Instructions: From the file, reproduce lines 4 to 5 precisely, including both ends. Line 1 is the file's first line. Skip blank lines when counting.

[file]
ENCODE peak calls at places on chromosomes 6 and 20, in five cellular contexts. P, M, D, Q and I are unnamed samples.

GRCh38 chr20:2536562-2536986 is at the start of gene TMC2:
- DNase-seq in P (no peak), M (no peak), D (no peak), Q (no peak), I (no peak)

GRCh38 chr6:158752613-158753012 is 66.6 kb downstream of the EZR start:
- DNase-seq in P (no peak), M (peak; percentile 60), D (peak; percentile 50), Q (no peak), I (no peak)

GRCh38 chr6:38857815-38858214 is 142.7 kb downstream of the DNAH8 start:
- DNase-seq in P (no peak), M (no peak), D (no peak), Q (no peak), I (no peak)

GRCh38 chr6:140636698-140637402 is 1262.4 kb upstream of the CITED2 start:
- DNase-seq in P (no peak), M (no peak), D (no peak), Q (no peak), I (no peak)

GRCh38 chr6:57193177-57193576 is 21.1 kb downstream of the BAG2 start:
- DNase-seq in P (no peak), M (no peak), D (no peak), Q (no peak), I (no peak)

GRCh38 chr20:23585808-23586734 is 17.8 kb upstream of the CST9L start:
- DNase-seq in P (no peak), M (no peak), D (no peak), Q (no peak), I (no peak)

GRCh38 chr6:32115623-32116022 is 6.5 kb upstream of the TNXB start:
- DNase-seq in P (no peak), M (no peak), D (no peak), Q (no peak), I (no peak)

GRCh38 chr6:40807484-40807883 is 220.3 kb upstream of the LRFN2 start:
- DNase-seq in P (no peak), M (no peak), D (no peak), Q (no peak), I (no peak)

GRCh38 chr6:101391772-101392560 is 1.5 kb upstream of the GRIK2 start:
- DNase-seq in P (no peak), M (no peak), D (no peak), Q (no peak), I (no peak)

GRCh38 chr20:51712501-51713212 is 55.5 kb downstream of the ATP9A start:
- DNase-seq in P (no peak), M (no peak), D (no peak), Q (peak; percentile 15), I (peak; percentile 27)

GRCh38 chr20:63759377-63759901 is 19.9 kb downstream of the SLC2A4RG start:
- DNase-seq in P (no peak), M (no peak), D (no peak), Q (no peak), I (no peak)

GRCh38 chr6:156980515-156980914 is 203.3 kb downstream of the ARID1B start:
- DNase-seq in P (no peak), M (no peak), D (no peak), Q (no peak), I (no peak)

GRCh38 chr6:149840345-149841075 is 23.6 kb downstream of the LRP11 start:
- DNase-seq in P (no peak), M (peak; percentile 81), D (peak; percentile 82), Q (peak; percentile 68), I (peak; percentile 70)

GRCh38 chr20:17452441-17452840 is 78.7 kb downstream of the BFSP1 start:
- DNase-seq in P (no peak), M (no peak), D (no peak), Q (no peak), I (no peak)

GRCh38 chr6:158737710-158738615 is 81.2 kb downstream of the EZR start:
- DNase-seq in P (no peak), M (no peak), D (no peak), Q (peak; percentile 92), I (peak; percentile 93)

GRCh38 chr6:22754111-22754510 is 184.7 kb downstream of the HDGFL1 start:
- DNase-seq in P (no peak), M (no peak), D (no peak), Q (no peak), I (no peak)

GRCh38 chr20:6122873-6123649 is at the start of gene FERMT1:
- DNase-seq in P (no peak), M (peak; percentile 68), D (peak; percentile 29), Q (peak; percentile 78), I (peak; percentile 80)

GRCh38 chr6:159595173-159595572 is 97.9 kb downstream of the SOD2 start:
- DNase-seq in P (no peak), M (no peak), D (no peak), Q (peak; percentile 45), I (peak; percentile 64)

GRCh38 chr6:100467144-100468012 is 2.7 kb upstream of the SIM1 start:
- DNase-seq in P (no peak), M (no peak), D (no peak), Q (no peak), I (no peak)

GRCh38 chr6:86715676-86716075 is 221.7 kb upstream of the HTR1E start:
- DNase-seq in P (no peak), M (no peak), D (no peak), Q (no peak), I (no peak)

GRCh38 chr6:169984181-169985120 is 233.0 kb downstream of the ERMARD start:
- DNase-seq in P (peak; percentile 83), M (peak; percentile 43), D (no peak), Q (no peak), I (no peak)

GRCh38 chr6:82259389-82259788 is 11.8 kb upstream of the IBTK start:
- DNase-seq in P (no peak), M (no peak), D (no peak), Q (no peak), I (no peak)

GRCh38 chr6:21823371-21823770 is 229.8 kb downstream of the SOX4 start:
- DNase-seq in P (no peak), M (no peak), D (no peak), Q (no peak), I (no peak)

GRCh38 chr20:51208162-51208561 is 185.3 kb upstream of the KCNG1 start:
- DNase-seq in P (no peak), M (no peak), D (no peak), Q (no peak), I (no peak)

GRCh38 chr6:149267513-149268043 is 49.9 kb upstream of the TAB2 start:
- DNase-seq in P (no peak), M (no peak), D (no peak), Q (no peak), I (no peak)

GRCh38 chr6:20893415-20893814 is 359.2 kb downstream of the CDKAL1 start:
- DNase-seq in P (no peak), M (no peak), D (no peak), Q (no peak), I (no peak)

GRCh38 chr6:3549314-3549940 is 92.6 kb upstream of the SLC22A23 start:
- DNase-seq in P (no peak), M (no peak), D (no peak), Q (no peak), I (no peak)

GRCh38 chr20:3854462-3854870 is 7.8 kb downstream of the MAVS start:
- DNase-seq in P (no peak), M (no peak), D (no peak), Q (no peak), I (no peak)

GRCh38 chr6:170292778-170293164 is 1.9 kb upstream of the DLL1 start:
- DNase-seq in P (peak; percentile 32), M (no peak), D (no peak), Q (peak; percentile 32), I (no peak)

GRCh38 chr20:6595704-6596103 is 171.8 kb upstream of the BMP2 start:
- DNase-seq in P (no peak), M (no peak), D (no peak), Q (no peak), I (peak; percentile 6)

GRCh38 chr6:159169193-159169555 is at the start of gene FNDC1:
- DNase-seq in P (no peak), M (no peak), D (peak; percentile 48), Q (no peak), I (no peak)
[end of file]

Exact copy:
GRCh38 chr6:158752613-158753012 is 66.6 kb downstream of the EZR start:
- DNase-seq in P (no peak), M (peak; percentile 60), D (peak; percentile 50), Q (no peak), I (no peak)